ORIGINAL RESEARCH article
Sec. Autoimmune and Autoinflammatory Disorders
Volume 10 - 2019 | https://doi.org/10.3389/fimmu.2019.01459
A Combined Transcriptomic and Genomic Analysis Identifies a Gene Signature Associated With the Response to Anti-TNF Therapy in Rheumatoid Arthritis
- 1Rheumatology Research Group, Vall d'Hebron Research Institute, Barcelona, Spain
- 2Department of Experimental and Health Sciences, Universitat Pompeu Fabra, Barcelona, Spain
- 3Rheumatology Department, Hospital Clínic de Barcelona and Institut d'Investigacions Biomèdiques August Pi i Sunyer (IDIBAPS), Barcelona, Spain
- 4Rheumatology Department, Hospital Universitario De Guadalajara, Guadalajara, Spain
- 5Rheumatology Department, INIBIC-Hospital Universitario A Coruña, A Coruña, Spain
- 6Rheumatology Department, Hospital Clínico San Carlos, Madrid, Spain
- 7Rheumatology Department, Parc de Salut Mar, Barcelona, Spain
- 8Rheumatology Department, Hospital Universitario Central de Asturias, Oviedo, Spain
- 9Rheumatology Department, Hospital Universitari Germans Trias i Pujol, Barcelona, Spain
- 10Rheumatology Department, Hospital Moisès Broggi, Barcelona, Spain
- 11Rheumatology Department, Hospital Universitario Marqués de Valdecilla, Santander, Spain
- 12Rheumatology Department, Hospital Universitario La Princesa, IIS La Princesa, Madrid, Spain
- 13UGC Reumatología, Instituto Investigación Biomédica Málaga, Hospital Regional Universitario, Universidad de Málaga, Málaga, Spain
- 14Rheumatology Department, Hospital Sant Rafael, Barcelona, Spain
Background: Rheumatoid arthritis (RA) is the most frequent autoimmune disease involving the joints. Although anti-TNF therapies have proven effective in the management of RA, approximately one third of patients do not show a significant clinical response. The objective of this study was to identify new genetic variation associated with the clinical response to anti-TNF therapy in RA.
Methods: We performed a sequential multi-omic analysis integrating different sources of molecular information. First, we extracted the RNA from synovial biopsies of 11 RA patients starting anti-TNF therapy to identify gene coexpression modules (GCMs) in the RA synovium. Second, we analyzed the transcriptomic association between each GCM and the clinical response to anti-TNF therapy. The clinical response was determined at week 14 using the EULAR criteria. Third, we analyzed the association between the GCMs and anti-TNF response at the genetic level. For this objective, we used genome-wide data from a cohort of 348 anti-TNF treated patients from Spain. The GCMs that were significantly associated with the anti-TNF response were then tested for validation in an independent cohort of 2,706 anti-TNF treated patients. Finally, the functional implication of the validated GCMs was evaluated via pathway and cell type epigenetic enrichment analyses.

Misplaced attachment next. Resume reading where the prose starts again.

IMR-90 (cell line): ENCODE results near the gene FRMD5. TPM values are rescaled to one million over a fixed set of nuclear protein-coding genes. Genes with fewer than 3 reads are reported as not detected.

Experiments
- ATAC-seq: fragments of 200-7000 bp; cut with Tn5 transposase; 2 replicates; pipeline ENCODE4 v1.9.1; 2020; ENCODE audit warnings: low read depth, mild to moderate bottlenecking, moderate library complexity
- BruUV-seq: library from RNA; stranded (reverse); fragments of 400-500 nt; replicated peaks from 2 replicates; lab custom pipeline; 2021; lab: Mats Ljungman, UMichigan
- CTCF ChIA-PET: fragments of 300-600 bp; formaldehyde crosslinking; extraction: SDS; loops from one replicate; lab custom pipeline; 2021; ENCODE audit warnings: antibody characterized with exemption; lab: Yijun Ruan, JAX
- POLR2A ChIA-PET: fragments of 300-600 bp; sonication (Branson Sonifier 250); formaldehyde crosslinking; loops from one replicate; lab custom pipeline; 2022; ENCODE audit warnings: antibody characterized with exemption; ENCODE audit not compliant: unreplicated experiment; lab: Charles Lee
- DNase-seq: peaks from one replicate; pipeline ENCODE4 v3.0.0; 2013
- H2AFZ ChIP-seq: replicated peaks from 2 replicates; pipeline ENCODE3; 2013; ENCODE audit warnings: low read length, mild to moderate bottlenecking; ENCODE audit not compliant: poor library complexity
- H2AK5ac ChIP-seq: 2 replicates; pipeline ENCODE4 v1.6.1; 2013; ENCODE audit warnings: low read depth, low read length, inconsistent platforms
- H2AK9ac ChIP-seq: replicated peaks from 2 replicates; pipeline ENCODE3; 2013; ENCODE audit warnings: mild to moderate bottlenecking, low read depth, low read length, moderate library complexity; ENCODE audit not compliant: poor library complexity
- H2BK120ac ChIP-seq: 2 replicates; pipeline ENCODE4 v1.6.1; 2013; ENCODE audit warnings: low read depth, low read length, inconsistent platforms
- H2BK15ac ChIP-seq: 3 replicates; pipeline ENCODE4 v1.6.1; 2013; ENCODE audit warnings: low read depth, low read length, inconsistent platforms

Results: A total of 149 GCMs were identified in the RA synovium. From these, 13 GCMs were found to be significantly associated with anti-TNF response (P < 0.05). At the genetic level, we detected two of the 13 GCMs to be significantly associated with the response to adalimumab (P = 0.0015) and infliximab (P = 0.021) in the Spain cohort. Using the independent cohort of RA patients, we replicated the association of the GCM associated with the response to adalimumab (P = 0.0019). The validated module was found to be significantly enriched for genes involved in the nucleotide metabolism (P = 2.41e-5) and epigenetic marks from immune cells, including CD4+ regulatory T cells (P = 0.041).
Conclusions: These findings show the existence of a drug-specific genetic basis for anti-TNF response, thereby supporting treatment stratification in the search for response biomarkers in RA.
Rheumatoid arthritis (RA) is the most common autoimmune-inflammatory arthritis affecting up to 1% of the worldwide population (1). RA is characterized by the chronic infiltration of immune cells in the synovial membrane, leading to progressive destruction of the joint cartilage and bone (2). The most notable success in the treatment of RA has been the introduction of Tumor Necrosis Factor (TNF) inhibitors. Anti-TNF agents have radically changed the prognosis of many RA patients (3), providing an important improvement of clinical signs and symptoms, quality of life and long-term protection of the synovial joint integrity. Despite this major accomplishment, there is a large fraction of anti-TNF treated patients (30–40%) that do not show a significant clinical improvement (4). To date, little is known on the biological mechanisms that underlie this differential response to anti-TNF agents. Understanding the basis of the lack of response could not only help to personalize patient therapy but also to gain insights into RA heterogeneity at the molecular level.